Budgeting can be a serious challenge for even the most cost-conscious among us. No matter how many budget notebooks you use or savings hacks you implement, the bottom line is that the near-constant mental calculations that come into play when you’re working hard at managing your day-to-day expenses are straight up exhausting. If you feel like the men in your life have fewer budgeting concerns, you might not be wrong — not because they’re naturally better with a budget, but because they probably have fewer expenses to worry about in the first place. Enter the so-called “pink tax,” the phenomenon that products targeted toward female consumers are priced higher than similar products targeted at a male audience.

pink piggy bank

According to Lindsay Sakraida — director of content marketing for DealNews — women across the board pay about seven percent more for female-advertised products compared to their male counterparts. The pink tax is not, however, created equal across product categories. Women might pay as much as 13 percent more than men for personal care products and a shocking 48 percent more than men for hair products.

“While there are areas where men might spend more than women, like in dating, the cost of daily maintenance is a long-standing routine that is relevant for much longer,” Sakraida tells us. “Over the course of their life, a woman could spend thousands more than a male counterpart because of this discrepancy.”

Women also have unique health needs that can require pricey purchases (tampons, etc.), as well as a different set of cultural pressures around hygiene, appearance, and style. While many of these purchases aren’t necessarily required, they have certainly contributed to the growth of the pink tax.

“There are expectations for women in terms of personal grooming and style of dress that don’t apply to men, or are significantly simpler,” Sakraida says. “While not all women strive to adhere to these standards, many feel that they are penalized socially and professionally if they don’t meet the aesthetic expectations of others. That means spending more on hair and skincare, beauty products, clothing, and accessories.”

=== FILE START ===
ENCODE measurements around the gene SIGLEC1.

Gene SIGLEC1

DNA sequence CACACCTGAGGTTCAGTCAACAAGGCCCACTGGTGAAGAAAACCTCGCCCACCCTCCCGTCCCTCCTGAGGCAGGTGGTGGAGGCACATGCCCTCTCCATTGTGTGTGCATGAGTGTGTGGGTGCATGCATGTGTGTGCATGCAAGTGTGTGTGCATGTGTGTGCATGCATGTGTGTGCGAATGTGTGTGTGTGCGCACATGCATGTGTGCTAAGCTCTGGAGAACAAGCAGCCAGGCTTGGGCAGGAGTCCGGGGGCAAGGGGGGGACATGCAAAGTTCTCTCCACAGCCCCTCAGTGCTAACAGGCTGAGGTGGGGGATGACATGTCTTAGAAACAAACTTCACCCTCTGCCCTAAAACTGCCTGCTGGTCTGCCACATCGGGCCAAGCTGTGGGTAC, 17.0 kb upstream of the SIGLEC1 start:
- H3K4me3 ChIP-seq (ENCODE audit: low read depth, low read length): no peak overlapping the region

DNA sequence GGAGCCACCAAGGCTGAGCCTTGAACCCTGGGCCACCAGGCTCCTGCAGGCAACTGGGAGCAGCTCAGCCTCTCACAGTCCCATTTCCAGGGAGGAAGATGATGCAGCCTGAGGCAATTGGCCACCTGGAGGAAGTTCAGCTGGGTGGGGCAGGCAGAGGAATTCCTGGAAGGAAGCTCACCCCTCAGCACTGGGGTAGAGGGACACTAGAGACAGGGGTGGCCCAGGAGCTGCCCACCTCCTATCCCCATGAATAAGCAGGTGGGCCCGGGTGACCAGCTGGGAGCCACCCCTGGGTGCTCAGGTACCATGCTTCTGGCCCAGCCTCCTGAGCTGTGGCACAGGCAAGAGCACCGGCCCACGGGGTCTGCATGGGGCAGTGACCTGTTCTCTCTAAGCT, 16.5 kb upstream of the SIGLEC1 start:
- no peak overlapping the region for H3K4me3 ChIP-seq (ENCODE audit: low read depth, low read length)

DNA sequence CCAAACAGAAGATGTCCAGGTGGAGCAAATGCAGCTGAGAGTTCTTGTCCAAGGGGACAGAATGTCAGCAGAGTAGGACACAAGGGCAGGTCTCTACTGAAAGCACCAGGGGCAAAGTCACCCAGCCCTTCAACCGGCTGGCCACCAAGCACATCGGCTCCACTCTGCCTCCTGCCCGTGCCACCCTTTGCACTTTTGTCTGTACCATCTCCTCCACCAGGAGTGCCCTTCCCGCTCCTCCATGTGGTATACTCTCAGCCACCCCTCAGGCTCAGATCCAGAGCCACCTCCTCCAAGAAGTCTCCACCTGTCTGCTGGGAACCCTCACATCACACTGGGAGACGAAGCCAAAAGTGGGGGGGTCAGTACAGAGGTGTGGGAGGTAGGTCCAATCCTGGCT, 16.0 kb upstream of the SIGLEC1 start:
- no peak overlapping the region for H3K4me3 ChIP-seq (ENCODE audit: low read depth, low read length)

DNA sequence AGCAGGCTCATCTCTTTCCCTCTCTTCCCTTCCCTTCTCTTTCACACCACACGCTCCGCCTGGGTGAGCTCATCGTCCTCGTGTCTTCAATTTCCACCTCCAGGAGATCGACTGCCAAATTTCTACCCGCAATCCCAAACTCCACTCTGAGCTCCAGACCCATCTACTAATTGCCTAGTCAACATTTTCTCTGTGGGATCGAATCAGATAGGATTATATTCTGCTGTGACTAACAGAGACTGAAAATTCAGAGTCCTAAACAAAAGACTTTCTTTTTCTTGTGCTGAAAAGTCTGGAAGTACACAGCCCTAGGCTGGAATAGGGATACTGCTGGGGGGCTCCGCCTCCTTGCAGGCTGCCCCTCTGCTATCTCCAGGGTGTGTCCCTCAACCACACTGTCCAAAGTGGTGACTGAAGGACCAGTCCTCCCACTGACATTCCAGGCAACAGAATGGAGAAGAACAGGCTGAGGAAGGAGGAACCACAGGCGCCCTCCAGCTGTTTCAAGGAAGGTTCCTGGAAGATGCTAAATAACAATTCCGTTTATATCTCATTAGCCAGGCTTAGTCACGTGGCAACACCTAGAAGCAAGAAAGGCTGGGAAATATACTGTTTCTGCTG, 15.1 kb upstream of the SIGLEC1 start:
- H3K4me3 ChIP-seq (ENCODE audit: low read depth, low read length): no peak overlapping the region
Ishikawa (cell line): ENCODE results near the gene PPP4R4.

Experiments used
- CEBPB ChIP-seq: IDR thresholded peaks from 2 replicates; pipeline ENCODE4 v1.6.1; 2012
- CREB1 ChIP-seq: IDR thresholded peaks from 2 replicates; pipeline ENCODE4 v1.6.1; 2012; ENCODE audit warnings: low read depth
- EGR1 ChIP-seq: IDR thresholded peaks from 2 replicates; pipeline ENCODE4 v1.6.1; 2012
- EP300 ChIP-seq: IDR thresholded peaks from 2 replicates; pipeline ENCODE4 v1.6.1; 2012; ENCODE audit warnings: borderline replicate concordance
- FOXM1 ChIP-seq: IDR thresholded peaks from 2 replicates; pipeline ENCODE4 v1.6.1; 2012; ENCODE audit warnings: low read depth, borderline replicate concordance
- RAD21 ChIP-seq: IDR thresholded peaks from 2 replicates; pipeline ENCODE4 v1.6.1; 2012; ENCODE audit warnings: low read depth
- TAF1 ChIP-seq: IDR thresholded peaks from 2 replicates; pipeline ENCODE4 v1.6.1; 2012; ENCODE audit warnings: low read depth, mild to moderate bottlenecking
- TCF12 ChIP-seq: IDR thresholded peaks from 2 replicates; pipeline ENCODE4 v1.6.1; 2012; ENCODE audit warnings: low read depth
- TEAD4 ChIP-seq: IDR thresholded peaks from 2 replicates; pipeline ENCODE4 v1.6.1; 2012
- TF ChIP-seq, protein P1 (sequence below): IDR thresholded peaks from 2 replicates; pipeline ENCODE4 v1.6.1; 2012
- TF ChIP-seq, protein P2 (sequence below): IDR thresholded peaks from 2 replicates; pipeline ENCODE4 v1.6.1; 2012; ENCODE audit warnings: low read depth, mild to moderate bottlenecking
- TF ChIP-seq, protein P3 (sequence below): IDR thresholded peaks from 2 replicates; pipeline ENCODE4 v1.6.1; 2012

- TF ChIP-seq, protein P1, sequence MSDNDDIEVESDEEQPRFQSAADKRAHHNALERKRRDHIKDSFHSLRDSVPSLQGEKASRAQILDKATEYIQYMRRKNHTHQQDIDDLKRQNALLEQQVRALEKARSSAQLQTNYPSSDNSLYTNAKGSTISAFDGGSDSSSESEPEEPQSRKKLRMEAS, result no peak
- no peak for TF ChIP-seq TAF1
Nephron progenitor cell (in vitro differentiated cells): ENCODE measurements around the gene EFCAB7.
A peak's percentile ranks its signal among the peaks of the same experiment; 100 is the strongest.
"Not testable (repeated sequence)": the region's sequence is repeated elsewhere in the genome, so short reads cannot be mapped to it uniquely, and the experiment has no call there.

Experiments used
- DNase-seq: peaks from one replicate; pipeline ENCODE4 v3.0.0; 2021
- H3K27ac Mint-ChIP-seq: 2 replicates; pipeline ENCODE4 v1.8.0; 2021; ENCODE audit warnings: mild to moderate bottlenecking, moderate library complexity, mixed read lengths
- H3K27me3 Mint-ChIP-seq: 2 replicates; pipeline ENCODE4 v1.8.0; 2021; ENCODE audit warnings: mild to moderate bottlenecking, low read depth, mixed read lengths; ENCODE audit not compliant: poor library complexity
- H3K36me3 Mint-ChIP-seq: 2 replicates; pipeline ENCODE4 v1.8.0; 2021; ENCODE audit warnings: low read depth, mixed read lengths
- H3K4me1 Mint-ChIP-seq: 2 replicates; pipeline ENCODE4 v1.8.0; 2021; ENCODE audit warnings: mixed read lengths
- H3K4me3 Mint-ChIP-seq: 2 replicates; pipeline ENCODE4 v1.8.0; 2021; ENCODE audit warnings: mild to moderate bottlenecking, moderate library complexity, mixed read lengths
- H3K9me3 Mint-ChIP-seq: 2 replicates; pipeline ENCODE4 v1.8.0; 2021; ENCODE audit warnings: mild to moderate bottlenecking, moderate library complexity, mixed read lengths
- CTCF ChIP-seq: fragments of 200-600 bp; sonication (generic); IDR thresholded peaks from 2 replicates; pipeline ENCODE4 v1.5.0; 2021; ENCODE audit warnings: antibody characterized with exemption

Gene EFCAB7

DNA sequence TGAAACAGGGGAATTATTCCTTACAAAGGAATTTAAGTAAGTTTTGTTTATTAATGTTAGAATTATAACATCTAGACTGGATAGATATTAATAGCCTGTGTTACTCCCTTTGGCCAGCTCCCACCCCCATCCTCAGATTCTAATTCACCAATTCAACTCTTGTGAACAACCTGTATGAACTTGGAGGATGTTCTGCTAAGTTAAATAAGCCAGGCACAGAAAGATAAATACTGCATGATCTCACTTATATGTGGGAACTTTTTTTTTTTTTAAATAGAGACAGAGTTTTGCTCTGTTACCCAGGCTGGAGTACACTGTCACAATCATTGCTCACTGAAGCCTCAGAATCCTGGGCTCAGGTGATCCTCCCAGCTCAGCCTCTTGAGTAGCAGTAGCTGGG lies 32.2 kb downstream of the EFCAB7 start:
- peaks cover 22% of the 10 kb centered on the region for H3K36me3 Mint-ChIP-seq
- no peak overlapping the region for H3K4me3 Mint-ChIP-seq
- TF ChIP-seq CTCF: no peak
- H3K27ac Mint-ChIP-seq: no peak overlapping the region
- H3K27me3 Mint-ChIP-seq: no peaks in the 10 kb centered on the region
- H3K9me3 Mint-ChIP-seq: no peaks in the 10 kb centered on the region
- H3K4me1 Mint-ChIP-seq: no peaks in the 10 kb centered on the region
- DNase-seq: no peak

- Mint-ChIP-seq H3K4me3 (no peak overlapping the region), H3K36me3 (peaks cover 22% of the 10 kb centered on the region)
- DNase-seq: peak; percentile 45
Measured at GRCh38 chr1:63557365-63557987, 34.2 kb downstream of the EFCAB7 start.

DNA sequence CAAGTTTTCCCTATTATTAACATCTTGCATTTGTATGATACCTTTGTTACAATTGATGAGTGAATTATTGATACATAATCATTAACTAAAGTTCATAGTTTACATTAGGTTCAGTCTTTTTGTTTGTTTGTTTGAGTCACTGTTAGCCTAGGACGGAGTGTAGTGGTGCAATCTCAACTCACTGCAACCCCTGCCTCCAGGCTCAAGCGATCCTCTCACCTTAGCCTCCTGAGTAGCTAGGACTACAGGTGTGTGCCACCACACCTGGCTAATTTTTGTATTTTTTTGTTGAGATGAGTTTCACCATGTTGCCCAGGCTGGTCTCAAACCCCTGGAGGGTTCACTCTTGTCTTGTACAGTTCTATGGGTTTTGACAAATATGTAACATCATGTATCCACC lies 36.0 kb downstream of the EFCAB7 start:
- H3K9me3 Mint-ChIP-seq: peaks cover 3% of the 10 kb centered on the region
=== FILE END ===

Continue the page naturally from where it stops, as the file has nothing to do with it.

Per Sakraida, the pink tax has been an issue for decades, thanks largely to a marketing and advertising culture that’s long targeted the female population’s insecurities. By selling personal care products as the best, only, or easiest remedy for so-called “flaws,” companies encourage shoppers to make more emotionally-driven purchases, often at a higher price point than they normally would. For years, these corporate strategies have slowly shaped consumer culture for women, adding to the costs in the process.

Given how entrenched the pink tax is in our lives at this point, it will probably take years for the price discrepancies between men and women to truly equalize. But in the meantime, here are a few of Sakraida’s tips for shopping smarter and helping your budget:

  • Focus on active ingredients. Before buying skincare and hair products, find out what active ingredients are in your go-to brands. According to Sakraida, the only differences between a version for men and a version for women are often in the packaging, advertising, and scents. You might not want to buy something with an overly masculine scent, but if you know what active ingredients to look for, you may be able to score an unscented or off-brand version of a product at a huge discount. As long as the same basic ingredients are present, these products should function the same way as the “female-specific” ones you usually buy.
  • Don’t fall for marketing. Look away from the clever commercials (and the ones with the cute puppies too). “Often, female products indulge deeply in messaging that has little to do with the product at hand, whether it’s in the style of the packaging or the vague statements about how it will make you feel,” Sakraida says. “If you can focus instead on the ingredients you know you need, you can avoid the worst culprits for this messaging, which often comes at a hefty cost.”
  • Opt for generic. The beauty of buying generic items is that your money isn’t being spent on branding or advertising. Chip away at that pink tax by going generic when you can.
  • Maximize your wardrobe. We totally understand the pressures that women feel to look fresh every day, but you can play down the effects of the pink tax in your closet by opting for basic staples that can easily be mixed and matched (e.g., try a capsule wardrobe).

It’s hard to imagine a world in which the average man has to spend as much as the average woman on skincare, health care, hair products, and accessories, but by understanding how the pink tax actually works, learning to be smarter consumers, and incorporating some of these savvy shopping tips into our own routines, we can slowly work toward leveling out that all-too-annoying discrepancy.

What do you think of the pink tax? Tweet us your tips @BritandCo.

(Photo via Getty)